Jamie Rutledge, vice president for Finance and Administration at Delta State, said the anticipated start of construction is Sept. 1 and will continue for 18 months.

“The cafeteria will be totally renovated throughout the entire building,” said Rutledge. “All of the mechanical, plumbing and electrical will be completely replaced. Repairs will also include all new kitchen equipment, furniture and serving lines.”

Untitled-1Dr. Vernell Bennett, vice president for Student Affairs, said the renovations would provide a major boost to the student dining experience.

“Student Affairs is excited about this project. This state-of-the-art facility will benefit both current and future students by improving the university’s service delivery, campus facility and food service offerings, and recruitment,” said Bennett. “The theater and private dining room will be very helpful for programming and will serve as a vital additional outlet for student engagement activities and projects. The updated dining space and expanded food service choices will afford our students more options for dining, which was the topic of several town hall forums that Student Affairs sponsored last spring.”

Ashley Griffin, president of the Student Government Association, said her peers are also looking forward to the upgrades.

“When we survey students at Delta State for things they feel will enhance their college experience, responses always includes Wi-Fi and their cafe experience,” said Griffin. “By remodeling the cafe with these accommodations, it will become a great place for eating, but also a place for students to socialize and relax in an on-campus area that’s not the dorm. The updates in the kitchen will hopefully give the cooks more food options to serve students. I feel this is a step towards fulfilling what students having been wanting for years.”

Follow all Delta State news at www.deltastate.edu.

Taylor charting the course for habitat conservation

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Combining habitant conservation with geospatial information technologies is Hannah Taylor’s mission this summer.

Taylor, a wildlife habitat management major at Delta State, is a data management/field technician intern under the Rice Stewardship Partnership at Ducks Unlimited, partnered with USA Rice, at the Southern Regional Office located in Ridgeland.

She assists in day-to-day operations, creating and updating project tracking databases, mapping in GIS software, and generating facts and figures for reporting to partners.

“I hope to gain the knowledge and experience of how a conservation organization operates,” said Taylor. “Being a part of this organization has been a great opportunity for me as a wildlife habitat management major, and I hope to pass my knowledge on to other students who may be interested in seeking a career in wildlife habitat management.”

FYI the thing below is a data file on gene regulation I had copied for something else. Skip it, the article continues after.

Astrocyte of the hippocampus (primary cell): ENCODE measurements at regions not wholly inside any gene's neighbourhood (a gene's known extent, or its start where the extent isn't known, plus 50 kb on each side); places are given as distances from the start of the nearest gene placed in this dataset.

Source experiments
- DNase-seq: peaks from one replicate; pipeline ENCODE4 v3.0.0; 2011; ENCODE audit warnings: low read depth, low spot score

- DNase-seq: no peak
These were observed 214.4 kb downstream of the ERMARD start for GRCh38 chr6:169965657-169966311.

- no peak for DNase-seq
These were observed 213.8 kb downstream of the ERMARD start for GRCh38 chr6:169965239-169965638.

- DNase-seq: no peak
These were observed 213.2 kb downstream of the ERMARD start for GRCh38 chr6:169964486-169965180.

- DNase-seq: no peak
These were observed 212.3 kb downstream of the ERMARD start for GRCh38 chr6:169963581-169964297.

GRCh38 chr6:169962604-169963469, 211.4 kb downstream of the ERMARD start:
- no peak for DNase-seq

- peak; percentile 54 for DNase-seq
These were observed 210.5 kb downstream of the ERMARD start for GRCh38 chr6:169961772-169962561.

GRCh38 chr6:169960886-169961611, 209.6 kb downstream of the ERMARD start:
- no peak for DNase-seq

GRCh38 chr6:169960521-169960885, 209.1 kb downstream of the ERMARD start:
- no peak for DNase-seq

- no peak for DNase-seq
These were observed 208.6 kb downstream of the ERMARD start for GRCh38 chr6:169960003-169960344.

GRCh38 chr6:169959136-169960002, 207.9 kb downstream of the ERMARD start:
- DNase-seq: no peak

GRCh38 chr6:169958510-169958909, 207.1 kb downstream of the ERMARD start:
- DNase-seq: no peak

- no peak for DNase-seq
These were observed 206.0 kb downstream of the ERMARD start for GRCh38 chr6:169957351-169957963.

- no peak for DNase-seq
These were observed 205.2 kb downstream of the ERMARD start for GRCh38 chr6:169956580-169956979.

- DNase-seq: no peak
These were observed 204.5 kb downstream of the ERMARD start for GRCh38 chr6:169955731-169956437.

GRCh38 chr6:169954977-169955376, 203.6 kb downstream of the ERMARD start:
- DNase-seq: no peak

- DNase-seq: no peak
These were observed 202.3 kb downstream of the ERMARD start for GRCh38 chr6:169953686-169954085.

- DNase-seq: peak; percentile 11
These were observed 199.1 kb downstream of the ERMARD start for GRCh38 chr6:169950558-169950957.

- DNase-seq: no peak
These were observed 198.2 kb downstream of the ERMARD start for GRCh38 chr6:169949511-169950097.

The internship was a dream come true for Taylor, who grew up attending youth camps at Ducks Unlimited.

“My family and I are members of the Ducks Unlimited Bolivar County Chapter and have been for as long as I can remember,” she said. “Growing up, my brother and I were involved in the youth camps that DU had every year and were made ‘Greenwings’ at the age of five. We attend every DU banquet we can to show our support.”

Founded in 1937, DU is the world’s leading conservation agency for wetlands and waterfowl. Its mission is to conserve, restore and manage wetlands and habitats for North America’s waterfowl. The organization has projects in all 50 states and has conserved over 13 million acres of waterfowl habitat in North America, according to its website.

When the time came for Taylor to apply for her internship, Dr. Ellen Green, chair of the department of biological sciences and associate professor of biology, knew of Taylor’s interest in studying waterfowl and GIS and suggested she apply to DU.

“Hannah expressed to me last spring that she wanted to find an internship that would combine her interests in studying waterfowl and GIS,” said Green. “This internship appears to be the perfect match for her. After talking with her recently and hearing more about her summer experience, I am confident that the knowledge and skills she is learning through Ducks Unlimited and through her environmental science degree will make her a very competitive candidate for a wide range of positions.”

For more information about Ducks Unlimited, visit www.ducks.org. For more information about the wildlife habitat management program at Delta State, contact Green at 662-846-4240 or esgreen@deltastate.edu.